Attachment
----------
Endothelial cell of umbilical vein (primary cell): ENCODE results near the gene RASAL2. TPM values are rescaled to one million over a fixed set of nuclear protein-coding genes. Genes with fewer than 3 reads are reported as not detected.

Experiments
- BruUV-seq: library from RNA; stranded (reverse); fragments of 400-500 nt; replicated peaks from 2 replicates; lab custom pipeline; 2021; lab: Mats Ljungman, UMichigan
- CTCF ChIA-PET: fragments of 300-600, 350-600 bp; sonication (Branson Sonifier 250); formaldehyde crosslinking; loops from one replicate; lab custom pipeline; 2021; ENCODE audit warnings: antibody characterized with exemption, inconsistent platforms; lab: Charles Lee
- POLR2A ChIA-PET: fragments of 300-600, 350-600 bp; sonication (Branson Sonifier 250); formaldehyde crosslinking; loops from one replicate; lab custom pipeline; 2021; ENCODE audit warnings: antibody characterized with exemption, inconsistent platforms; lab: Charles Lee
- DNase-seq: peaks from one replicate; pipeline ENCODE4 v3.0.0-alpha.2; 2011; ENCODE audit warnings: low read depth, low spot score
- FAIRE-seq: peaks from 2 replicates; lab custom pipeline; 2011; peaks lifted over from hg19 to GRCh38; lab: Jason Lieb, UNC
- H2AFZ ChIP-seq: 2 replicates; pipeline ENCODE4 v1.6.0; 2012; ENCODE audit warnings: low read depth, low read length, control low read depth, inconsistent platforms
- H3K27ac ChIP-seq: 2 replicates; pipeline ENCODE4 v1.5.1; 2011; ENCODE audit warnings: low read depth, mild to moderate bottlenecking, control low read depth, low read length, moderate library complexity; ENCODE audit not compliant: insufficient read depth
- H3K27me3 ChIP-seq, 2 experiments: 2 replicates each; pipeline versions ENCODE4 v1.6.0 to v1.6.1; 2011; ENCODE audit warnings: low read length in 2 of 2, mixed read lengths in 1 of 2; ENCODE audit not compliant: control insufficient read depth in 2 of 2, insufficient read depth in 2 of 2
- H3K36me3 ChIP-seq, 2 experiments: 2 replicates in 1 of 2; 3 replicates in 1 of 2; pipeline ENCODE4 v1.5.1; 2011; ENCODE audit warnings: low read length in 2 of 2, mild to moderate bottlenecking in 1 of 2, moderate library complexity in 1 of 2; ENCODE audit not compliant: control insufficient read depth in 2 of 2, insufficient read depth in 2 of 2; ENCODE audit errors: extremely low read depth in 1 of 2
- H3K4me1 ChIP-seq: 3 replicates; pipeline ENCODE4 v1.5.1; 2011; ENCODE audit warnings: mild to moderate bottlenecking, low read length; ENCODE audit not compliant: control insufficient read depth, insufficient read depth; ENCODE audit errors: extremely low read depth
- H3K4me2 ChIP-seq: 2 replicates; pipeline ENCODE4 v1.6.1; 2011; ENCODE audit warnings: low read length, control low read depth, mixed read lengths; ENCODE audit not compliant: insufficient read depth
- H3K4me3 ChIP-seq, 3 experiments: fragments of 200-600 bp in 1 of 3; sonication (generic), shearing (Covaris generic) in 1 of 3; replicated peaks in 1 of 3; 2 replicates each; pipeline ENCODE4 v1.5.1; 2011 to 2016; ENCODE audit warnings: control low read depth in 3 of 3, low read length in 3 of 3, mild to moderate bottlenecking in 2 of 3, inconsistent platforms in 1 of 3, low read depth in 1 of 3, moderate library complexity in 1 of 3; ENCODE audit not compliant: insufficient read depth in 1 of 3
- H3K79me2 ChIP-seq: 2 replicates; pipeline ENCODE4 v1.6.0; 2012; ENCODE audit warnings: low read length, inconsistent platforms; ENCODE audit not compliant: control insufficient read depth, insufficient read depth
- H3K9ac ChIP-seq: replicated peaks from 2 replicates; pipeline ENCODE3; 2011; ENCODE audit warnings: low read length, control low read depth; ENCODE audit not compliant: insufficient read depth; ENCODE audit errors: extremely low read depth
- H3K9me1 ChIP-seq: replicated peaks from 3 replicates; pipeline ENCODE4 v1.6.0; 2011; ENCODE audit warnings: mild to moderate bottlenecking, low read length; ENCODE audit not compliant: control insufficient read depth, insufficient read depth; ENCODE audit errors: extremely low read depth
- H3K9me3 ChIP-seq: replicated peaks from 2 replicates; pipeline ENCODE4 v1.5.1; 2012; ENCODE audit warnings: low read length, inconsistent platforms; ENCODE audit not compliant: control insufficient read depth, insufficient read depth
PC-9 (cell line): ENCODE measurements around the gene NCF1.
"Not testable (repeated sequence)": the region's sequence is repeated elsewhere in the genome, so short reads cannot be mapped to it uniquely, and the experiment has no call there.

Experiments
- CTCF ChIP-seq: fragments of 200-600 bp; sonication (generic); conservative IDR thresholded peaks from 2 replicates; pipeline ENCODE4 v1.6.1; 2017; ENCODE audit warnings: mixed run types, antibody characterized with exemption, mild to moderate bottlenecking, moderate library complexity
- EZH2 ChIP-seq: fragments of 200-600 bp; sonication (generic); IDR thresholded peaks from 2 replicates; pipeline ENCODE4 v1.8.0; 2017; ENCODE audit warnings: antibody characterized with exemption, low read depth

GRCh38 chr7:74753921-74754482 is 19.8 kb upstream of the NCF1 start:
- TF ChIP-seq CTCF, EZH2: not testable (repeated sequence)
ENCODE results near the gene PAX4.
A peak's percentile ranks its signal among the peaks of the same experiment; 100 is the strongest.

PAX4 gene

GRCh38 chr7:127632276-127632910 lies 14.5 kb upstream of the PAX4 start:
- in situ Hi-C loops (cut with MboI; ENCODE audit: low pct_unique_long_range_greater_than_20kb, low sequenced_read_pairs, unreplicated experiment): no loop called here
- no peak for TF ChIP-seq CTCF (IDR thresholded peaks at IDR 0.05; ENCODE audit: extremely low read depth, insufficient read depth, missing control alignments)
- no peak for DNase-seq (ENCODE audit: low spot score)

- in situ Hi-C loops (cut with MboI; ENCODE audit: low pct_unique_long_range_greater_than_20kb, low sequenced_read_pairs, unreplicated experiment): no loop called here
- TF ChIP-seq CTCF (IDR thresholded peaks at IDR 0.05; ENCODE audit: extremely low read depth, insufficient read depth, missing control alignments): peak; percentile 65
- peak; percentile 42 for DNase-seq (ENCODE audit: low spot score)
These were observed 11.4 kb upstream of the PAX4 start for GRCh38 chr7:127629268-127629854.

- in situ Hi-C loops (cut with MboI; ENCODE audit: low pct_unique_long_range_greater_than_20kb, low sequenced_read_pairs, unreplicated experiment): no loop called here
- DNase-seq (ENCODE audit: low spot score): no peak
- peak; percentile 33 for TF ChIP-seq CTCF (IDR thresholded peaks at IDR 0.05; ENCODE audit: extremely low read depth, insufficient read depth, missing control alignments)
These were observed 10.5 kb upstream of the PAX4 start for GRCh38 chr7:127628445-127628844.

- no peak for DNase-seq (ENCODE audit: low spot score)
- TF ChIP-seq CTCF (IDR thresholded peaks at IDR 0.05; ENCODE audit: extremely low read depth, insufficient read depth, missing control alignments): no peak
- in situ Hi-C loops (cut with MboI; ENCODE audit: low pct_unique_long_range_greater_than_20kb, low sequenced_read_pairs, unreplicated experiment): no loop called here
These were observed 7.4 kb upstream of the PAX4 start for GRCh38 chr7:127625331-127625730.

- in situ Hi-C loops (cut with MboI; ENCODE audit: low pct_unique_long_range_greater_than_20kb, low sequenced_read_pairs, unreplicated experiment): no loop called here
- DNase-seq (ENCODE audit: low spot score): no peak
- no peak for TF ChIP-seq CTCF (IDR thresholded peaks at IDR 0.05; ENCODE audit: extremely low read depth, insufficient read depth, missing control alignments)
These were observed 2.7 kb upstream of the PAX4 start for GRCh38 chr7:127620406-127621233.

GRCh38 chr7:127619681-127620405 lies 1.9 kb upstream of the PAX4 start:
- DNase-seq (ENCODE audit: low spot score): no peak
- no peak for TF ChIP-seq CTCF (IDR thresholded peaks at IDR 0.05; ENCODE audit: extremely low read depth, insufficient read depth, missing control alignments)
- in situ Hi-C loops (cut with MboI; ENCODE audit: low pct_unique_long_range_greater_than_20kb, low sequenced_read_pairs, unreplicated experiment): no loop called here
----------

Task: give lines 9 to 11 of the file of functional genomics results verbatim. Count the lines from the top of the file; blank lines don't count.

- H3K27ac ChIP-seq: 2 replicates; pipeline ENCODE4 v1.5.1; 2011; ENCODE audit warnings: low read depth, mild to moderate bottlenecking, control low read depth, low read length, moderate library complexity; ENCODE audit not compliant: insufficient read depth
- H3K27me3 ChIP-seq, 2 experiments: 2 replicates each; pipeline versions ENCODE4 v1.6.0 to v1.6.1; 2011; ENCODE audit warnings: low read length in 2 of 2, mixed read lengths in 1 of 2; ENCODE audit not compliant: control insufficient read depth in 2 of 2, insufficient read depth in 2 of 2
- H3K36me3 ChIP-seq, 2 experiments: 2 replicates in 1 of 2; 3 replicates in 1 of 2; pipeline ENCODE4 v1.5.1; 2011; ENCODE audit warnings: low read length in 2 of 2, mild to moderate bottlenecking in 1 of 2, moderate library complexity in 1 of 2; ENCODE audit not compliant: control insufficient read depth in 2 of 2, insufficient read depth in 2 of 2; ENCODE audit errors: extremely low read depth in 1 of 2